Random Play by Graham Reid


The Kids Are Alright

For many years Brendan Smythe (of New Zealand on Air), the late and singular Dylan Taite (for whom I was sometimes, and to my bewilderment, mistaken) and I used to joke about who was the oldest of us at the Big Day Out.

I guess we felt like aged gentlemen in the company of 14-year olds in halter tops texting furiously while a highly paid band was sweating it out for their pleasure.

It wasn’t always like this however and for the first few years the BDO pulled a somewhat older demographic than we see today. Over time parents and adults realised that the BDO was not only safe for their kids, but they came off as the good guys for letting them go.

And of course the generations have also merged in a way that was almost unthinkable when I was a teenager. (Although my Dad and I did share an equal enthusiasm for With the Beatles, and that was when he was the age that I am now). At a BDO now it is not uncommon to see adults meeting their teenagers. A few BDOs ago I wrote a Herald article about me going because my sons’ band was playing. The witty headline was “Old Man’s Beard Must Go.”

And the BDO is a remarkably safe place. This year it was also a real step up in organisation, and by opening up the access/egress to the top stages the organisers freed up one of the most notorious and annoying bottlenecks.
Congratulations must go to Campbell Smith and his team for that.

I wonder when someone will click that women need more toilets and give over one of the male rooms, or set aside a special area of Portaloos for the ladies?

Promoters take a lot of crap sometimes (from me too, as in the previous posting here) but it is only fair to salute a job well done - although I have no idea what makes anyone want to do such things.

I did a few concerts way back and all I remember was financial heartache, mad phonecalls, and fear that no one would turn up. Ever since then I have consistently said promoters should be hugely rewarded. If they make a buck they will do it again, and that’s a good thing.

I am told there were very few arrests at this BDO and the only guy I saw being taken away by a couple of burly policemen looked like it was for his own good, he could barely stand. It sure wasn’t like that six or seven years ago. I remember interposing my body between a constable and young fan who was oblivious to the blow about to rain down.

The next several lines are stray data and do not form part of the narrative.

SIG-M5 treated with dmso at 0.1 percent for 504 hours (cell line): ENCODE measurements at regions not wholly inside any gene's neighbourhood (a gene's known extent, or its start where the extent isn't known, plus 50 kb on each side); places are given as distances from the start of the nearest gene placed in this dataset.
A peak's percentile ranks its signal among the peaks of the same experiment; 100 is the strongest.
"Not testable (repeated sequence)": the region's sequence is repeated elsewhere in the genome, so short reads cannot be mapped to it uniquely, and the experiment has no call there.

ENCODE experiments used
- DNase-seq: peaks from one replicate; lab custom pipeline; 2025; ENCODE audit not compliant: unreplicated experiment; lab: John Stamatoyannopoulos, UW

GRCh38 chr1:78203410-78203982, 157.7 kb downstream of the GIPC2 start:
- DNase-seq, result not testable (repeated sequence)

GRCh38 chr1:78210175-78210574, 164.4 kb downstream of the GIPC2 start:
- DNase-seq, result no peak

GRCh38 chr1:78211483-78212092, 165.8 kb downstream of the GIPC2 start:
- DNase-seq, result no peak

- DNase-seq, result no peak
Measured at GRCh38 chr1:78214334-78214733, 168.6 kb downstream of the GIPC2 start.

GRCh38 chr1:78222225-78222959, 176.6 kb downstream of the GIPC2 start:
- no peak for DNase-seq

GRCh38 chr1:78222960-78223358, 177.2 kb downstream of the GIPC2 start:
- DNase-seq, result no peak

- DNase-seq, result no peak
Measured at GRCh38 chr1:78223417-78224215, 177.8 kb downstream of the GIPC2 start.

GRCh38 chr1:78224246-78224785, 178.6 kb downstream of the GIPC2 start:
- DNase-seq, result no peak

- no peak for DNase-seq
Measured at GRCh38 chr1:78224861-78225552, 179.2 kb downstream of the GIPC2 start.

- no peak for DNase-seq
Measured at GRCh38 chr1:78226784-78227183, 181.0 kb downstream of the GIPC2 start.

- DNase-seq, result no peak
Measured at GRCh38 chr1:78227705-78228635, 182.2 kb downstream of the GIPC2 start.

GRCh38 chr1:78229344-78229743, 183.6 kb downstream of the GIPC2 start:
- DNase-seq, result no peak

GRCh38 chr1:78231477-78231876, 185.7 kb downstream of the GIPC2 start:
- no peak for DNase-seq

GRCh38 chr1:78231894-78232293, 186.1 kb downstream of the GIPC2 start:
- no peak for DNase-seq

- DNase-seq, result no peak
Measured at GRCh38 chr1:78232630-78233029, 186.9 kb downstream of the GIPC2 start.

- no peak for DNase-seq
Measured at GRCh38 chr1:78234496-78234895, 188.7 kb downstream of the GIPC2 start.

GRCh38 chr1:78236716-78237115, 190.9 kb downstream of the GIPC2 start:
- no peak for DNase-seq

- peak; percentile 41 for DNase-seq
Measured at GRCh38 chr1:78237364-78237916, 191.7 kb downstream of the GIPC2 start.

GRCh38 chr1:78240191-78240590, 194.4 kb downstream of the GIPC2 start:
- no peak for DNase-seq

And just a thought in passing: ASH might as well give up. When you are 14 or 15 and you can’t get a drink you’re symbol of being grown up is a cigarette. I was amused but slightly saddened by the number of young girls fagging it up -- and that’s from someone who has been an occasional smoker. The kids just looked silly, and it made them appear even younger oddly enough.

In an amusing aside, one of the gentlemen I was with had to show an ID to get a pass into the bar. I guess he showed the driver’s licence he’d for the past 30 years. I just pointed to my face and the woman my age behind the counter laughed and tagged me, no need for ID.

So I had a great day and I want to put on record my thanks to the generosity of fellow blogger David Slack who invited my wife and I to be his guests on a table in one of those upper rooms in the East Stand -- as he did last year.

As one who “worked” at previous BDOs -- rushing around to see bands, back to a laptop that invariably wouldn’t connect to the Herald, and using a cellphone that had no coverage in a stadium with a telecom company name -- a BDO was fun, but wearying.

I -- along with Russell Baillie, and in later years Rebecca Barry -- would sometimes miss bands we wanted to see because we were on a deadline or in a bunker typing away.

Last year was the first time I had just “been” to a BDO, just to go and see bands, stay as little or as long as I liked, and generally enjoy the day. Having the refuge that David offered in the East Stand both last year and this was a blessing, especially at my advanced age -- although other than in the middle of the day and for a short while around 5pm I was mostly in the fray.

I have to say while enjoyed this year I was not surprised by most things I saw, especially on the main stage. I came away from none of those acts thinking, “Dammit on Monday I’m gonna buy their album”. No surprise means a disappointment in a way.

It seemed to me also that prog-rock is quietly making a comeback too: bands don’t just bang out songs anymore but have some kind of over-arching concept and the lengthy songs to suit.

I look forward to seeing Yes doing the complete Tales From Topographic Oceans in years to come. Or their younger kin on some such elaborate and equally witless project.

I’m not going to say what I liked or didn’t -- I have done that at View Auckland -- but only to observe that stadium rock shows have become much more gentle and sedate places in recent years.

There is a discussion thread about my last blog in which Simon Grigg among others also makes the same point about gigs in general.
Check out that discussion, nice to see people recall great and awful gigs/venues of old.

Finally there is new music at Elsewhere here, (Chris Knox, Norah Jones’ new one, Rahsaan Roland Kirk on a strange ballad and more). And for those with a long memory of rock culture I am adding to the My Back Pages section: this week Ocean Colour Scene and a very sad story.

Have a squiz.

1 response to this post

Post your response…

Please sign in using your Public Address credentials…


You may also create an account or retrieve your password.